• the Medical Research Council and other Research Councils
  • the Department of Health and other government bodies, at central and local government level
  • charities with an interest in research e.g. Stroke Association, Parkinson’s Research UK, Alzheimer’s Society, Age UK
  • pharmaceutical and other healthcare companies
  • care home or social care businesses.

However the research is funded, the people who take part in it are protected in the same way. Read more about how studies are regulated on the NHS choices website.

TYPES OF RESEARCH?

Qualitative and quantitative studies

In simple terms there are two approaches to carrying out research. 'Qualitative research’ which uses in-depth interviews, observations, focus groups or questionnaires to understand what people do and say, and document their experiences. ‘Quantitative research’  seeks to count and measure outcomes from a study using descriptive and statistical methods. Data collection methods that can capture qualitative and quantitative information are often used together to maximise understanding of what is being studied.

Observational studies

Observational studies are a different form of research. In observational studies, researchers observe what happens to groups of people. This may involve interviews with care home residents, their families or consenting staff members, and collection of data often over time, like blood pressure or weight.

For example: Some care home residents are admitted to hospital as an emergency whilst others with apparently the same problem are not. To understand why this difference occurs, researchers might interview staff and residents, examine medical records, talk with family members and seek information from the hospital or GP.

Trials / intervention studies

There are different types of research to get involved in. Trials can test a drug’s effectiveness in treating a disease, or test whether certain therapies are safe to use. These trials are sometimes called ‘intervention studies’. Not all of them involve drugs, they could for example, involve exercise or ‘talking’ therapies.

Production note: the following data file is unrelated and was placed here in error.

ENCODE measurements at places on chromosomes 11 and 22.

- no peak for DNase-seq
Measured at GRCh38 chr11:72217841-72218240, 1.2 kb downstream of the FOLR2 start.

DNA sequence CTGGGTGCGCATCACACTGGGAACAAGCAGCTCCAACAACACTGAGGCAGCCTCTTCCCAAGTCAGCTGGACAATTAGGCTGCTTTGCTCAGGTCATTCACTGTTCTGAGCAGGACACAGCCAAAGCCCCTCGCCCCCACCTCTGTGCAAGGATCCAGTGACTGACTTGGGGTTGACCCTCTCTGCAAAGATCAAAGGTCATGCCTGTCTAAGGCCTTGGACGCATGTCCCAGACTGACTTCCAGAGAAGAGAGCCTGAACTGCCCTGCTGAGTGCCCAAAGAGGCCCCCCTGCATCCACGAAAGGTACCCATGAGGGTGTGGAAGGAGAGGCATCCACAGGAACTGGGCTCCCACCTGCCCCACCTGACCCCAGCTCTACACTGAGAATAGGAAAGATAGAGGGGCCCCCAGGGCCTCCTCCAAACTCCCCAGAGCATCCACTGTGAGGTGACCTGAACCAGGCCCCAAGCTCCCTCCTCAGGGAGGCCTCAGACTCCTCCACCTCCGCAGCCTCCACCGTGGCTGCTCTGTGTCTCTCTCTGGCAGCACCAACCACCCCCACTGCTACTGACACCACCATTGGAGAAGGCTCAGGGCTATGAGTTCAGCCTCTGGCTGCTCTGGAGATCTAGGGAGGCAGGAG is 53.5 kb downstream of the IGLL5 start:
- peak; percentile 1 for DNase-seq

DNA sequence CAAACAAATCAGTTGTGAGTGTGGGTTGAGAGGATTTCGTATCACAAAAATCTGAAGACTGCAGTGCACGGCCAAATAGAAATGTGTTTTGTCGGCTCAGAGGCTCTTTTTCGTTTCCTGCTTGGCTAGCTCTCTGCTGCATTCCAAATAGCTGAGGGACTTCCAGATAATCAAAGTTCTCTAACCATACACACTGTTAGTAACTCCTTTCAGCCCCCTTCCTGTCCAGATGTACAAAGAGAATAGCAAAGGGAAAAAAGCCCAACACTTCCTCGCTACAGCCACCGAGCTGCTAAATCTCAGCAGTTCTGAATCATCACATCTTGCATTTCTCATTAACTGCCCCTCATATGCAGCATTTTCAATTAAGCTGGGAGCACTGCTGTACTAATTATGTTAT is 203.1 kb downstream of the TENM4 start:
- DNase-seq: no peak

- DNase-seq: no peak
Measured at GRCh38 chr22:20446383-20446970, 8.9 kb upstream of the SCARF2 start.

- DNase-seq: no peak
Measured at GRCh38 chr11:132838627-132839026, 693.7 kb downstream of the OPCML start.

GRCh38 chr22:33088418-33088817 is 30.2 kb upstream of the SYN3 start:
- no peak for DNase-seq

People who join trials are chosen at random to try the new treatment or therapy. Some receive the treatment or therapy and some do not. Where possible the researchers, study participants and care home staff are kept blinded (not told about) which treatment they are receiving. This helps to reduce the potential bias that knowing about receipt of treatment can cause, particularly in studies where the participants or staff are asked to provide data for example about quality of life, behaviours or levels of pain or discomfort. It may not always be possible to do this though. Both groups are followed up and results are compared. The name of this type of study is ‘randomised controlled trial’.

For example: There is some evidence that increasing exposure to light in the morning helps people with dementia sleep better at night. To see if this theory is true, a trial could compare sleeping patterns in two randomly chosen groups. One group would get the light exposure for a fixed period of time every day; the other would carry on with their everyday life, as normal.

“Dementia is one of the greatest challenges of our lifetime, and I am proud that we are leading the world in fighting it.”

David Cameron, Prime Minister, February 2015

For further information visit the NHS Choices website.